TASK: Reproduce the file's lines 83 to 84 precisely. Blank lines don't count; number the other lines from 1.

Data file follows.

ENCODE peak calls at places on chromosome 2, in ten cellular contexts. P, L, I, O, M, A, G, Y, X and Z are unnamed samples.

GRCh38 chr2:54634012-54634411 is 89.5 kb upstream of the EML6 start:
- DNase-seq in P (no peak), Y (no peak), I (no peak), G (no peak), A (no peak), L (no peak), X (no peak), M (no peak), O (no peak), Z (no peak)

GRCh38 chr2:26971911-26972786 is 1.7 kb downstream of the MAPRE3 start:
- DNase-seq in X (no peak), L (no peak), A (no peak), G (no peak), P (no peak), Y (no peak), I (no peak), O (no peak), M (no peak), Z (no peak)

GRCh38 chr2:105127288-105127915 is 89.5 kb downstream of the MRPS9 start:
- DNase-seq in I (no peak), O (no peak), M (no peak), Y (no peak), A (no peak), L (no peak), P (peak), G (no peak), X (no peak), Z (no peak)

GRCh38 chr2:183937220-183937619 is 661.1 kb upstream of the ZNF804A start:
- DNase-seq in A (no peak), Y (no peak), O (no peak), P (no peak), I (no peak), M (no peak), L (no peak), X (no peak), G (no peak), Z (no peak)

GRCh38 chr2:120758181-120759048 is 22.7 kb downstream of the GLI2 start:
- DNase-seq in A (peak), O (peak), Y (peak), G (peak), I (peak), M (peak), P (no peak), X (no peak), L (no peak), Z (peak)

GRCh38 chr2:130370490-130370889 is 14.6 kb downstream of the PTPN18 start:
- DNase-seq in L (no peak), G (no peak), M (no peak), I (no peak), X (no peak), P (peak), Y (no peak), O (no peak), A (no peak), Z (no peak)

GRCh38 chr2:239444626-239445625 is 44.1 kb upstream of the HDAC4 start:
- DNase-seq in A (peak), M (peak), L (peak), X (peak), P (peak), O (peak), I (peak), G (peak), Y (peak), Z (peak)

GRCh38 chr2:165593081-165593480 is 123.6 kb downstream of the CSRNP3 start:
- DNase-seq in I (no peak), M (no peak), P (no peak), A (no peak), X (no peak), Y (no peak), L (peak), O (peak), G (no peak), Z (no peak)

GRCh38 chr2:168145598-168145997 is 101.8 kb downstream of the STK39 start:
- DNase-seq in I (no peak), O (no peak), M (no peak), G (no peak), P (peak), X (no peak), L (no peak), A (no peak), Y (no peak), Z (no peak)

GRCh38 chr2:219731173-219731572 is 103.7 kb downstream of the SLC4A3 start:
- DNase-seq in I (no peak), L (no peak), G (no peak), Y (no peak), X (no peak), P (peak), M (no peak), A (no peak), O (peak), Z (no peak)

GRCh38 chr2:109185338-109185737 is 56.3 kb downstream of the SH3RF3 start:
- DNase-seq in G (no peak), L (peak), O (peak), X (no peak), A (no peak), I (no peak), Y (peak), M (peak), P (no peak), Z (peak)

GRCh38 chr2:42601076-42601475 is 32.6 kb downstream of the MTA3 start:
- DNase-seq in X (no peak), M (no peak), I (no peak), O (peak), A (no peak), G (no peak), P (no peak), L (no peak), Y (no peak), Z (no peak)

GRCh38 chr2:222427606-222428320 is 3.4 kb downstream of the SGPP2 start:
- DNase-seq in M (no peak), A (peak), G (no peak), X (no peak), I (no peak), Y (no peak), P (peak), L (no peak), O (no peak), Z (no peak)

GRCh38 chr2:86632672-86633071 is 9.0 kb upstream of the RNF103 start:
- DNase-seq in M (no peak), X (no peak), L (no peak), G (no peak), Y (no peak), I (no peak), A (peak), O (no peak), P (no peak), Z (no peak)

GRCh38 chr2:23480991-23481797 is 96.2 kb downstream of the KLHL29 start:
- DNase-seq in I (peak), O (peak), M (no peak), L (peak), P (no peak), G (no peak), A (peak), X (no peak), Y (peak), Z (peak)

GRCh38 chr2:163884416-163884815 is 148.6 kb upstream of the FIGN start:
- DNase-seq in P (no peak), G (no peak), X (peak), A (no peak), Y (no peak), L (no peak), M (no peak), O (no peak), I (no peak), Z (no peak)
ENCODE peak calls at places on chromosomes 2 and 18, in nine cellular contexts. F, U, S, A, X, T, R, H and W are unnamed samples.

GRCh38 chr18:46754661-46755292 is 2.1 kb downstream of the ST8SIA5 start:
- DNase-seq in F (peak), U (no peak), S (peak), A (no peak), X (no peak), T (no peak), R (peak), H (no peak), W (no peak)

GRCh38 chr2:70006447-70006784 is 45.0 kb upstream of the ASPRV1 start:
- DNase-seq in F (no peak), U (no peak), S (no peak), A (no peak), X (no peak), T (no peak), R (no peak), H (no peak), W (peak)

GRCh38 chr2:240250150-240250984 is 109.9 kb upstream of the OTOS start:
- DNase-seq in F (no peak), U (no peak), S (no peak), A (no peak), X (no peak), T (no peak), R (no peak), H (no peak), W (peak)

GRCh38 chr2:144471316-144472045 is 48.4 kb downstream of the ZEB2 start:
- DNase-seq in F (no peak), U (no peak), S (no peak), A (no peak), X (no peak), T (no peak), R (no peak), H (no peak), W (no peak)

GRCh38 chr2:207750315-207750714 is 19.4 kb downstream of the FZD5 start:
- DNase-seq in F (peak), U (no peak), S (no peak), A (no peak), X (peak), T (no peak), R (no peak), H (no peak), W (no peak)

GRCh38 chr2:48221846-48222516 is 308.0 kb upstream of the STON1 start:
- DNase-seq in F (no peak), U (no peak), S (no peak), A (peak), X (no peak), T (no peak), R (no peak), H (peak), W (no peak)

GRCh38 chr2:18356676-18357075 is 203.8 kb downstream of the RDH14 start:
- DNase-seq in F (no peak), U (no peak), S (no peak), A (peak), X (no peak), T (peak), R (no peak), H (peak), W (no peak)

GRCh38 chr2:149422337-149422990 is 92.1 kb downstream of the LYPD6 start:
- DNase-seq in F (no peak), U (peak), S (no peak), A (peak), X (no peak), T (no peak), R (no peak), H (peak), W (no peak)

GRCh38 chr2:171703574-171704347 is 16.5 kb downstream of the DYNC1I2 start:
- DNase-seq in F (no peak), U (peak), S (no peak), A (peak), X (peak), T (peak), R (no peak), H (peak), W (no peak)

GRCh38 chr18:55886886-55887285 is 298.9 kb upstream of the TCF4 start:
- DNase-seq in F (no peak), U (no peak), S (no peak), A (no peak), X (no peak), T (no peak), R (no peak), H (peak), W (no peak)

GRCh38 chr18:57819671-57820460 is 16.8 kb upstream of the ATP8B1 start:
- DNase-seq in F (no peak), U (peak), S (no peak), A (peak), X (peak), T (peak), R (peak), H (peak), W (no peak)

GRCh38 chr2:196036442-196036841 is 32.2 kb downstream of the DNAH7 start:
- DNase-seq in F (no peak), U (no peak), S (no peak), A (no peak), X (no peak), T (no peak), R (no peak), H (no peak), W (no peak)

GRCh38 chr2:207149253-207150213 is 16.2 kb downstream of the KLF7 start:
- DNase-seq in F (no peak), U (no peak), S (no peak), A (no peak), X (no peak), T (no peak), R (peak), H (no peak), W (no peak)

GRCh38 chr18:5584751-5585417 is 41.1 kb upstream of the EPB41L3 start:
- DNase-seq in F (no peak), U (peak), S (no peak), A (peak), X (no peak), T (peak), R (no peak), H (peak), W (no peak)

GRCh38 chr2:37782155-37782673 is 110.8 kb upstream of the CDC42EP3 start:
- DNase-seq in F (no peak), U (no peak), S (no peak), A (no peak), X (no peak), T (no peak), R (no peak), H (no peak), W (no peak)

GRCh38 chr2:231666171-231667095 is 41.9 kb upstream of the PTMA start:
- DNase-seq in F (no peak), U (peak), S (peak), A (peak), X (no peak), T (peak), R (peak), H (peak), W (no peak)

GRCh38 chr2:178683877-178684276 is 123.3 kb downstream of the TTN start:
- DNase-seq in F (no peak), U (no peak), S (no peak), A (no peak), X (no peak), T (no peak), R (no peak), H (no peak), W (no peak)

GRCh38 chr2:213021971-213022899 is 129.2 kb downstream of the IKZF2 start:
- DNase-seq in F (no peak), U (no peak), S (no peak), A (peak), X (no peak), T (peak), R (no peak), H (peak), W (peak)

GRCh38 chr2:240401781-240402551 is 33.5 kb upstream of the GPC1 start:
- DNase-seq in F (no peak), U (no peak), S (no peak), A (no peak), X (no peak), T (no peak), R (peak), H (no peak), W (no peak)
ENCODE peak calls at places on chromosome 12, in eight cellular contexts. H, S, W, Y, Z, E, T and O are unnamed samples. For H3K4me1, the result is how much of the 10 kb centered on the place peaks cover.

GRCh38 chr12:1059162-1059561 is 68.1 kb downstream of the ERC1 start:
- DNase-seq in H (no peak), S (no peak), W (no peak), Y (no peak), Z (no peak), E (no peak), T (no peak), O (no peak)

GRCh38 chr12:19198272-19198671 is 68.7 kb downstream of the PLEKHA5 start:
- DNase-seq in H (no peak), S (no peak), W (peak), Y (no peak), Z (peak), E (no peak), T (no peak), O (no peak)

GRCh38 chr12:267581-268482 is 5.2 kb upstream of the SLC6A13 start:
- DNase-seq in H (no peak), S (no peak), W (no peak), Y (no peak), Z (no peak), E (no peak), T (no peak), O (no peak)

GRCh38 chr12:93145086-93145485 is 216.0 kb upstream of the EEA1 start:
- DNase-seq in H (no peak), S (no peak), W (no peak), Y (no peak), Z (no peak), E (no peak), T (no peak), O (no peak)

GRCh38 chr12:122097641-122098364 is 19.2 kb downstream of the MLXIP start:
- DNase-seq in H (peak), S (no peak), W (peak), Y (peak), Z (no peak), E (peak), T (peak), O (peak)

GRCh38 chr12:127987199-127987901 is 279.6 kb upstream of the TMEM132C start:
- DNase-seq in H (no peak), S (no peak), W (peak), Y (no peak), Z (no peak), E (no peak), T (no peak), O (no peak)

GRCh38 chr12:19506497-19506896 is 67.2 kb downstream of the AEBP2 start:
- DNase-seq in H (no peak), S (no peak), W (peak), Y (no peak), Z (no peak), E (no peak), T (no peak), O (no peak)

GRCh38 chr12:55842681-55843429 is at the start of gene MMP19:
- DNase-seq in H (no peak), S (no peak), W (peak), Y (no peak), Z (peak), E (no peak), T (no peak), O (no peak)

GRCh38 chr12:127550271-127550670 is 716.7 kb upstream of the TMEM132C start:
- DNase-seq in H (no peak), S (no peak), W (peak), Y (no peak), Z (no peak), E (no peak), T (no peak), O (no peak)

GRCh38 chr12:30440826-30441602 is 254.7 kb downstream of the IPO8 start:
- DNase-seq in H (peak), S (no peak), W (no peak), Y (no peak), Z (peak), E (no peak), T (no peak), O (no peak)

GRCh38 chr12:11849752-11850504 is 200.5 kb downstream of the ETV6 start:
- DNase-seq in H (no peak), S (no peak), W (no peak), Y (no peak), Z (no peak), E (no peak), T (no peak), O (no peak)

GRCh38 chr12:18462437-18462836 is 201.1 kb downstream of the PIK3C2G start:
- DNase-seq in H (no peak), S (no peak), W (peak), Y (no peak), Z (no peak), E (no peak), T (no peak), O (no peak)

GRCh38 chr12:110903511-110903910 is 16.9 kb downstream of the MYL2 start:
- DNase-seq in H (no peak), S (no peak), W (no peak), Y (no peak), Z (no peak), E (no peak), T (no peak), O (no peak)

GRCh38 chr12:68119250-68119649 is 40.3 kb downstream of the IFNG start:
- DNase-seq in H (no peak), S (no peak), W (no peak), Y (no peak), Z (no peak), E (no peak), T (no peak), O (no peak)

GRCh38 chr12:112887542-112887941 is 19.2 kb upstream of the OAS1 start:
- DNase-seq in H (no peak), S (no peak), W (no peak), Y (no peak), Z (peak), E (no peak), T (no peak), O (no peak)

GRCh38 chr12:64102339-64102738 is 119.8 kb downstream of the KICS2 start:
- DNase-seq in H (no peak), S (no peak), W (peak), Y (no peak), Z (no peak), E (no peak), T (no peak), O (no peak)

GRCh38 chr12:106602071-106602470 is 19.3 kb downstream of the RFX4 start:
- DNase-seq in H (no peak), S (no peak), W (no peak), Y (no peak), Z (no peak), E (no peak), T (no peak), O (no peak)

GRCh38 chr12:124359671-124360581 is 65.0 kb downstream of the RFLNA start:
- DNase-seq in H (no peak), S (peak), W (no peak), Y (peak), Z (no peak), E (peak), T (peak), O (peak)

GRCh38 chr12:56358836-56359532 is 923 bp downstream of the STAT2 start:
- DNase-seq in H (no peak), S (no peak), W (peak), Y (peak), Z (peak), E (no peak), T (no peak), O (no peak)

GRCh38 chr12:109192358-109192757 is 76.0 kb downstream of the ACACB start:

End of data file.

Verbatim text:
- DNase-seq in H (peak), S (no peak), W (peak), Y (peak), Z (no peak), E (peak), T (peak), O (peak)

GRCh38 chr12:127987199-127987901 is 279.6 kb upstream of the TMEM132C start: